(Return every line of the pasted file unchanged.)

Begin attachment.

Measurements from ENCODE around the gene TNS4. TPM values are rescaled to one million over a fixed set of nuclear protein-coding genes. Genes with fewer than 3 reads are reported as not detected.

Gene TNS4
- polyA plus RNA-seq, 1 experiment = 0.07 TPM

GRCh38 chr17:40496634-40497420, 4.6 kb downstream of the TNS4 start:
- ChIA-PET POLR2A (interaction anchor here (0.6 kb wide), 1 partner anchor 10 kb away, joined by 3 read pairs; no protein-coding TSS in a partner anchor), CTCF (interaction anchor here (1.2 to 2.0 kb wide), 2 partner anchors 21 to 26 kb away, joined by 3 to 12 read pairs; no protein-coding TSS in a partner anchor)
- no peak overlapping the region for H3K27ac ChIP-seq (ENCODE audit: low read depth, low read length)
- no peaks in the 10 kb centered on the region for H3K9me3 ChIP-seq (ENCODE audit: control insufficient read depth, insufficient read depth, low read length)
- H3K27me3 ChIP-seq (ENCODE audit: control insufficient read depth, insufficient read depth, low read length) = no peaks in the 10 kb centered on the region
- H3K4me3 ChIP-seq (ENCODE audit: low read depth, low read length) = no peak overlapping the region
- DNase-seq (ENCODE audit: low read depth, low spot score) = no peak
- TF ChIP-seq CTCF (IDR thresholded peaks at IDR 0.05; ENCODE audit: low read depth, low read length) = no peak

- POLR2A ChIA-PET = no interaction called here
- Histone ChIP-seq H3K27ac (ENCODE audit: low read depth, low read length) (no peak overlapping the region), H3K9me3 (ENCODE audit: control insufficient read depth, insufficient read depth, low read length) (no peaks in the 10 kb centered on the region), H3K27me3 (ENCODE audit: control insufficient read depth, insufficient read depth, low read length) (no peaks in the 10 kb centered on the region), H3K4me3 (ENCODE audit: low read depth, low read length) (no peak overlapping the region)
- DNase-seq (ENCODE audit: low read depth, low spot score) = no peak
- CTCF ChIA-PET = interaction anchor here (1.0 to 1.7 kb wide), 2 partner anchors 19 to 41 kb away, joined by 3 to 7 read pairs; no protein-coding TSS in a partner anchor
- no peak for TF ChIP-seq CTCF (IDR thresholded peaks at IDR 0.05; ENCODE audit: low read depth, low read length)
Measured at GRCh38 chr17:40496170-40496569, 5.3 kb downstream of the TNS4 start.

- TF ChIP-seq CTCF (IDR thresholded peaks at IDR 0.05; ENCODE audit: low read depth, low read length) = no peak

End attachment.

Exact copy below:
Measurements from ENCODE around the gene TNS4. TPM values are rescaled to one million over a fixed set of nuclear protein-coding genes. Genes with fewer than 3 reads are reported as not detected.

Gene TNS4
- polyA plus RNA-seq, 1 experiment = 0.07 TPM

GRCh38 chr17:40496634-40497420, 4.6 kb downstream of the TNS4 start:
- ChIA-PET POLR2A (interaction anchor here (0.6 kb wide), 1 partner anchor 10 kb away, joined by 3 read pairs; no protein-coding TSS in a partner anchor), CTCF (interaction anchor here (1.2 to 2.0 kb wide), 2 partner anchors 21 to 26 kb away, joined by 3 to 12 read pairs; no protein-coding TSS in a partner anchor)
- no peak overlapping the region for H3K27ac ChIP-seq (ENCODE audit: low read depth, low read length)
- no peaks in the 10 kb centered on the region for H3K9me3 ChIP-seq (ENCODE audit: control insufficient read depth, insufficient read depth, low read length)
- H3K27me3 ChIP-seq (ENCODE audit: control insufficient read depth, insufficient read depth, low read length) = no peaks in the 10 kb centered on the region
- H3K4me3 ChIP-seq (ENCODE audit: low read depth, low read length) = no peak overlapping the region
- DNase-seq (ENCODE audit: low read depth, low spot score) = no peak
- TF ChIP-seq CTCF (IDR thresholded peaks at IDR 0.05; ENCODE audit: low read depth, low read length) = no peak

- POLR2A ChIA-PET = no interaction called here
- Histone ChIP-seq H3K27ac (ENCODE audit: low read depth, low read length) (no peak overlapping the region), H3K9me3 (ENCODE audit: control insufficient read depth, insufficient read depth, low read length) (no peaks in the 10 kb centered on the region), H3K27me3 (ENCODE audit: control insufficient read depth, insufficient read depth, low read length) (no peaks in the 10 kb centered on the region), H3K4me3 (ENCODE audit: low read depth, low read length) (no peak overlapping the region)
- DNase-seq (ENCODE audit: low read depth, low spot score) = no peak
- CTCF ChIA-PET = interaction anchor here (1.0 to 1.7 kb wide), 2 partner anchors 19 to 41 kb away, joined by 3 to 7 read pairs; no protein-coding TSS in a partner anchor
- no peak for TF ChIP-seq CTCF (IDR thresholded peaks at IDR 0.05; ENCODE audit: low read depth, low read length)
Measured at GRCh38 chr17:40496170-40496569, 5.3 kb downstream of the TNS4 start.

- TF ChIP-seq CTCF (IDR thresholded peaks at IDR 0.05; ENCODE audit: low read depth, low read length) = no peak